Archive for ◊ January, 2013 ◊

Author:
• Monday, January 28th, 2013

The Church at Its Best

When is a church at its best?

Is it when we are gathered in worship on Sunday morning and we sing and pray together as the candles flicker and the organ booms? Is it when we collect mittens and hats and warm socks for a few Sundays in the fall and gift them to the poor for the winter? Some would say the church is at its best when it is social and amiable and fun. Others would claim that a terrific preacher makes us the best congregation in town.

 All of these answers are correct, I think, depending on what feeds your particular soul. However, I have recently been reminded in an unforgettable way that, for me, the church is at its best when it is acting in compassion, when we are praying for and pulling for each other as if our own lives depend upon it. Because they do.

 Just before Christmas, my son was taken ill unexpectedly. My husband and I had no idea how things were going to turn out. Neither one of us had never been so scared or prayed so earnestly in our lives. The speed and fervency with which our pastor and congregation responded to our situation was phenomenal. The feeling of prayer and support was palpable. I could literally “feel” the wonderful energy and heartfelt hopes for strength and healing that were being sent our way, and I am here to tell you that in all the churches of which I have been a part over the last 30 years, I have never had one that was so faithful and so consistent in their prayer life. The support we felt has kept us afloat when the worry threatened to undo us. We had emails everyday – not from people asking questions or giving advice, but just notes letting us know we were being held in prayer. My favorite went something like this. “Don’t know the specifics of what your son and your family are going through, but I want you to know I have just prayed for him as I have been every morning since I heard you needed prayer. May God grant you peace…” Such a simple message, a kind word. No concern to know the personal details of a very personal situation, but just sincere compassion and a wish for us to know we were held in her heart.

We received dozens of emails like that when the church first learned of our son’s illness, but even now that he is out of the hospital and back at school, and and weeks have passed,  I still receive calls or emails nearly everyday assuring us that we are held in prayer and we are not alone.

I can assure you that for an individual or a family in crisis, what we have been offered by our beloved congregation is utterly and completely THE CHURCH AT ITS VERY BEST! 

Author:
• Tuesday, January 08th, 2013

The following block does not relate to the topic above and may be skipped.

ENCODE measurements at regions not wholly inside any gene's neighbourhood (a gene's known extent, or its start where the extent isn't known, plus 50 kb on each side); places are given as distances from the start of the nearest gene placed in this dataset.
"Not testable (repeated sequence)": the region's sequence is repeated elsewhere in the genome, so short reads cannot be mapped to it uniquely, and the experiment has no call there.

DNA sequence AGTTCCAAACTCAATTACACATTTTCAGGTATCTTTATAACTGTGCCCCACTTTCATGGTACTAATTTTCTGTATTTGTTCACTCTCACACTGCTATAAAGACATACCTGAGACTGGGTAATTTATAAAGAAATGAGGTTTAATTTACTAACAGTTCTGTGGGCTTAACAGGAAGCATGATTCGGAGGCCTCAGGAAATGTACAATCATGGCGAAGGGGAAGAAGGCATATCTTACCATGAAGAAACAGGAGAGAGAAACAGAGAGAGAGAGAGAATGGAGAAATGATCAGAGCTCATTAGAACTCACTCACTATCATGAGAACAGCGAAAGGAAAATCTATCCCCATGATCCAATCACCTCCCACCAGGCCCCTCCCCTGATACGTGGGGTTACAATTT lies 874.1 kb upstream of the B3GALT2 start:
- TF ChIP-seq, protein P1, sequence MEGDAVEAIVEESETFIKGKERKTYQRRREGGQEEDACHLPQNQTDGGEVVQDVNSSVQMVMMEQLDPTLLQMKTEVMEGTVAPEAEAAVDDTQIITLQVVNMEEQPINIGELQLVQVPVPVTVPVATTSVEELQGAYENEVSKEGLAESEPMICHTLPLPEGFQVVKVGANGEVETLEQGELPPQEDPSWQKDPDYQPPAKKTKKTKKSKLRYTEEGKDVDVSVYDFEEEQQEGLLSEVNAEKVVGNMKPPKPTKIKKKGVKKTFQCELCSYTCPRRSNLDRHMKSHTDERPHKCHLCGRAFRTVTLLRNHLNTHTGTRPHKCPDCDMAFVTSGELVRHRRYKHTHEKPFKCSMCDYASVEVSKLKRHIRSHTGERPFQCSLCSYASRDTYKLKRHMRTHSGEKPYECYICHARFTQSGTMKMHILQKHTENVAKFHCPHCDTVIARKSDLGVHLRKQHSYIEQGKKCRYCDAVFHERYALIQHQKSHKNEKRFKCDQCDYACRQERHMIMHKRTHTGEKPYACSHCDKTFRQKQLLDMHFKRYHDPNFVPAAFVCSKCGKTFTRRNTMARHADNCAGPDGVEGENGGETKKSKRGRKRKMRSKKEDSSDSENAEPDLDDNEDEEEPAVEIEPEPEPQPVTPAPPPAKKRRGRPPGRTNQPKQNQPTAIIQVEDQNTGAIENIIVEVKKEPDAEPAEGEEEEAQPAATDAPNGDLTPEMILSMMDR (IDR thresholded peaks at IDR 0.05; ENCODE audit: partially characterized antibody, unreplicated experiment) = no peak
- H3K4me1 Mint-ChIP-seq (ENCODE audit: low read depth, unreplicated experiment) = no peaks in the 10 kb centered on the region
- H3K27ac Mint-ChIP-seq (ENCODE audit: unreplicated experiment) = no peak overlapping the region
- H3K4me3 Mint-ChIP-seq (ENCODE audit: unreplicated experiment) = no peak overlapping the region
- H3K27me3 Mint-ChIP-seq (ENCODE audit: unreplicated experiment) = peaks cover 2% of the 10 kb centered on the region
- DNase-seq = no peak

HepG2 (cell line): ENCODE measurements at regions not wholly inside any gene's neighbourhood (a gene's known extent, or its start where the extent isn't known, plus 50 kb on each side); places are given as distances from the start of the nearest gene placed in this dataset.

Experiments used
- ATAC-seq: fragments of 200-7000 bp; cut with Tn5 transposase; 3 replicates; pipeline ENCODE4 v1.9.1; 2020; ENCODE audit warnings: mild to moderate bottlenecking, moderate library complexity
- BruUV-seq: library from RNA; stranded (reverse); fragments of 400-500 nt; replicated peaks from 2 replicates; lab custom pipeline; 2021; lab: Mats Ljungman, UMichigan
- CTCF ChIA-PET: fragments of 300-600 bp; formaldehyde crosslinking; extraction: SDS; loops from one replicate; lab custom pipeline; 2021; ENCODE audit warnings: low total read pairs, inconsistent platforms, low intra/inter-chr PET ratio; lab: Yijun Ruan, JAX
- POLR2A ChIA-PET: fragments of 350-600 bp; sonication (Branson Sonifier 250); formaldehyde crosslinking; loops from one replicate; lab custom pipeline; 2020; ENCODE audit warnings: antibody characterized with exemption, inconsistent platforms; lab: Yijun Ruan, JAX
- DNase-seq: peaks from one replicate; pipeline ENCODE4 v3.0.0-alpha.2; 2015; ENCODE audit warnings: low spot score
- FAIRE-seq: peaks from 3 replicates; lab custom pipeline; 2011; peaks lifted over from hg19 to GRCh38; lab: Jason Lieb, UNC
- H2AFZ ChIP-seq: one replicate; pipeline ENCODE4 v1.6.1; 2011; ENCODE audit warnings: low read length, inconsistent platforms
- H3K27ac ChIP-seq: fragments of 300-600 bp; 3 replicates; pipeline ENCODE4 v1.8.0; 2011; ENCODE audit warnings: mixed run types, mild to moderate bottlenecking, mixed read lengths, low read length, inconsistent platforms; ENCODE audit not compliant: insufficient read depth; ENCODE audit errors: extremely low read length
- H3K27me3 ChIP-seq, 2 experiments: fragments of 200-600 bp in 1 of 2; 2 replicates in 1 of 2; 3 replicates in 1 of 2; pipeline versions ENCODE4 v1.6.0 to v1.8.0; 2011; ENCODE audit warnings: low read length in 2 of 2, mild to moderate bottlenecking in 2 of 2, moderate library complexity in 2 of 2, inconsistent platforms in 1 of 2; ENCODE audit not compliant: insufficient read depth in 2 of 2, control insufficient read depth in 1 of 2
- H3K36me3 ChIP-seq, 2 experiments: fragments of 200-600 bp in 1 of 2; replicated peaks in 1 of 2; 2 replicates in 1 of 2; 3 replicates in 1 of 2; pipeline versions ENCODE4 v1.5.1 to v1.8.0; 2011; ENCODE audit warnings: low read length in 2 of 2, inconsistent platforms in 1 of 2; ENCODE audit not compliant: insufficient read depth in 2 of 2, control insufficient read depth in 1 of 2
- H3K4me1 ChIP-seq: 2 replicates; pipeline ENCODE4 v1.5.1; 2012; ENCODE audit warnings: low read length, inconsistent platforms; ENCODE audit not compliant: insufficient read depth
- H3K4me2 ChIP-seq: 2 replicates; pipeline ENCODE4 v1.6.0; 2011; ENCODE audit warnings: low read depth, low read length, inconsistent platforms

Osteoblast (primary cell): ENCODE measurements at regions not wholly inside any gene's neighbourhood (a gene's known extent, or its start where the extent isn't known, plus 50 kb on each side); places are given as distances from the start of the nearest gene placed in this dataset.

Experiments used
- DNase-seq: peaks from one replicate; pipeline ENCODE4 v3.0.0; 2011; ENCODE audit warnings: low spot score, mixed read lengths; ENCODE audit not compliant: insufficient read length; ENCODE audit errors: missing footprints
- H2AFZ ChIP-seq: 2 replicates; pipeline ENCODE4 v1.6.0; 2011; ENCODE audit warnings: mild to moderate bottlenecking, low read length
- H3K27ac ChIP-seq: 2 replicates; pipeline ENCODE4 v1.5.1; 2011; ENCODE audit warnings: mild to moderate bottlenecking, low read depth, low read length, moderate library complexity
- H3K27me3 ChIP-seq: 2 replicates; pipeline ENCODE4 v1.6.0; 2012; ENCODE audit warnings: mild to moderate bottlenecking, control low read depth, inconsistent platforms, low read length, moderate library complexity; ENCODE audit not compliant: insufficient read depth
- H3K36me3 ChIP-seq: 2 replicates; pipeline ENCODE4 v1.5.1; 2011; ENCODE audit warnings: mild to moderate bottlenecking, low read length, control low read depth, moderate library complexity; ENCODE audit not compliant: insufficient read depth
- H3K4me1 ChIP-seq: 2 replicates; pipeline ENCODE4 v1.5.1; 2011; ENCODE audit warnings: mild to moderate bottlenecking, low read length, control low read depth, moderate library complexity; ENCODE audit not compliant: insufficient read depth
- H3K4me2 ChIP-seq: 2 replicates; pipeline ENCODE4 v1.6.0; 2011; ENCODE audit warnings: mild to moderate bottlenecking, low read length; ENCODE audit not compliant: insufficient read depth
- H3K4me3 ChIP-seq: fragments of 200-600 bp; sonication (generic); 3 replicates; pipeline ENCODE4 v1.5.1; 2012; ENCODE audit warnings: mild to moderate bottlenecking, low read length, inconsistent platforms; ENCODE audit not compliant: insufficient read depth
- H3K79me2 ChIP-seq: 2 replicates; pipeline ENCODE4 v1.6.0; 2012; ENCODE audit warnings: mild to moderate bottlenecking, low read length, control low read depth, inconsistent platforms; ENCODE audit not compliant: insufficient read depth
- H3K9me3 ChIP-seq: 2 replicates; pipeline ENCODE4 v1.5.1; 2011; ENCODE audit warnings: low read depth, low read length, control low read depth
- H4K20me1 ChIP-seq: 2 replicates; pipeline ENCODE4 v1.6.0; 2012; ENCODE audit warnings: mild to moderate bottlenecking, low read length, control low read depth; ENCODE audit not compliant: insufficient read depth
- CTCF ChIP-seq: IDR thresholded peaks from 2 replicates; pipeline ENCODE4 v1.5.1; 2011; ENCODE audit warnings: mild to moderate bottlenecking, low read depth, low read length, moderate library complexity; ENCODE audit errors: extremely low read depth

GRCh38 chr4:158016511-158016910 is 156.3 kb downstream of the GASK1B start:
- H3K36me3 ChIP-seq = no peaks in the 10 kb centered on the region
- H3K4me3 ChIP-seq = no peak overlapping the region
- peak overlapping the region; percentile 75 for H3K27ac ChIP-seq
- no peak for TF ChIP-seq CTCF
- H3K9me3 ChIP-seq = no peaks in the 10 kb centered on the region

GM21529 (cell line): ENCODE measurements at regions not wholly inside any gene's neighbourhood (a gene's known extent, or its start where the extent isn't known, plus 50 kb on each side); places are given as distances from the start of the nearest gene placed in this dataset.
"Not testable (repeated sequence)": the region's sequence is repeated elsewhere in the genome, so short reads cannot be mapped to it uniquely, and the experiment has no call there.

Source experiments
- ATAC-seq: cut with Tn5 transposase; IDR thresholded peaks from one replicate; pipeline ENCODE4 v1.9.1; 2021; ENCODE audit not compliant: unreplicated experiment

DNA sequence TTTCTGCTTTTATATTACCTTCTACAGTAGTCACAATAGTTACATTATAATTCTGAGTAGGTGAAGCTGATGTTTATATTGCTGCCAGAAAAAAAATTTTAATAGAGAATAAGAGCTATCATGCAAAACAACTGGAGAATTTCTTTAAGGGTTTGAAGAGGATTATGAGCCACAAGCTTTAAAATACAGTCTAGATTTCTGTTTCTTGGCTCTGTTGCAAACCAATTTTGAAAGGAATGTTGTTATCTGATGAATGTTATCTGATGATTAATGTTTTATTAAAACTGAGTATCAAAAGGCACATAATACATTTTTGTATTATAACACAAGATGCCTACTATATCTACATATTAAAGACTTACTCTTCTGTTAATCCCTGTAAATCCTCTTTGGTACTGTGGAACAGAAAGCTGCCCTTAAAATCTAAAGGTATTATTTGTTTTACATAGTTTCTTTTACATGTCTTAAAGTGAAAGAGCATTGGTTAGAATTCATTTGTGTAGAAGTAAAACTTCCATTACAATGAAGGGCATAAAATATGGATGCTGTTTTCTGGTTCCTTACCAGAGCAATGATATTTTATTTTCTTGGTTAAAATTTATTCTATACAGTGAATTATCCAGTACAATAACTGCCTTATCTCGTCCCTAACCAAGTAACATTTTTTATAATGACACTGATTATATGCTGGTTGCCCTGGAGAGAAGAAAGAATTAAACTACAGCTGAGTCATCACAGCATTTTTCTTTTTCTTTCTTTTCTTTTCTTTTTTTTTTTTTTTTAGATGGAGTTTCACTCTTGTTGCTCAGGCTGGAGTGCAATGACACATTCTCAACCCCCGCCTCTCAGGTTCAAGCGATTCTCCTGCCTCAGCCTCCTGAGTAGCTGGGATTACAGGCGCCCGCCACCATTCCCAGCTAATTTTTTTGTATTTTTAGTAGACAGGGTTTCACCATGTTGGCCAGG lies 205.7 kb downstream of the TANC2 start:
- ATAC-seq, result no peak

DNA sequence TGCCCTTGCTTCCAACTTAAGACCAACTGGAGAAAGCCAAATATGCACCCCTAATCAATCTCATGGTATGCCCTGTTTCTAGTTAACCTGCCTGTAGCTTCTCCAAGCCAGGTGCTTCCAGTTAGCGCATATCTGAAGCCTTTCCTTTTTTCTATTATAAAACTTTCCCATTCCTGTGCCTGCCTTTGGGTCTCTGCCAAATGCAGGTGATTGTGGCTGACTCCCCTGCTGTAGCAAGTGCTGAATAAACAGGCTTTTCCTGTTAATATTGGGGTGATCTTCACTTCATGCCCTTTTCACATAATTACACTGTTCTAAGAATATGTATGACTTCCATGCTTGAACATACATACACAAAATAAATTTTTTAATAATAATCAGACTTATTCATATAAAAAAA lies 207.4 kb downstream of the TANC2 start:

I went to the gym the other day and was amazed at the volume of people there. Usually when I go about mid morning, there’s a handful of us. This time, every piece of equipment was in use. Of course it’s a New Year and everyone is making resolutions – whether to lose a few pounds or work out more regularly.
It crossed my mind that there are so many other resolutions categories that could be considered. In fact, let’s narrow it down a bit. What about a few resolutions about your church? Here’s my mini resolution list – in no particular order – about being the member of a church community.

1. I will try and be a more faithful attendee at church (okay, I admit it, I miss some Sundays).

2. I resolve to listen more to what others have to say. As an “old timer” (yes, I admit it), it’s easy to interject my views based on the way “we’ve always done it.” Instead, I want to hear other’s views, which may well be newer and better approaches to church issues.

3. When a plea comes out for someone to work on a church project, I will more carefully consider volunteering before I answer. This one needs to be explained. In the past, I would say “yes” to everything from making the Sunday morning fellowship coffee to heading the Stewardship campaign. I now believe it’s important to share tasks. Honestly, if one or two people do it all, it’s not a true fellowship church. It’s important to step back from some projects so that others can step up.

4. When the request comes out for Sunday School teachers and aides, I’ll step up. No, I’m not a teacher, but I will happily be an aide.

5. I want to be a more faithful visitor to the church’s shut-ins. I have a home bound person that I visit, but not regularly enough. I want to do better.

6. I want to truly hear the sermon each Sunday – think about it – carry home the message. All to often in the past, while the pastor gives the sermon, I will be thinking about who I need to talk to after the service.

7. I would like to think outside of the box about my church. If my church is in transition, facing some sort of dilemma – or simply wants to be more innovative, I want to contribute to that conversation based on a broader view.

8. I want to better appreciate the challenges faced by my church’s leaders and do a better job of embracing what – for them – are often difficult choices.

9. I want to be a hugger (even if symbolically). We used to have a woman at church who could be counted on to always embrace people with warmth and friendship. Within the confines of being an old taciturn Yankee, I want to demonstrate to people (even with words if not hugs) that I am pleased to see them.

10. I want God in my life every day of the week, not just Sundays.

And an extra

I want to more fully understand the broader needs of the world – from helping to save the environment to fighting against injustices.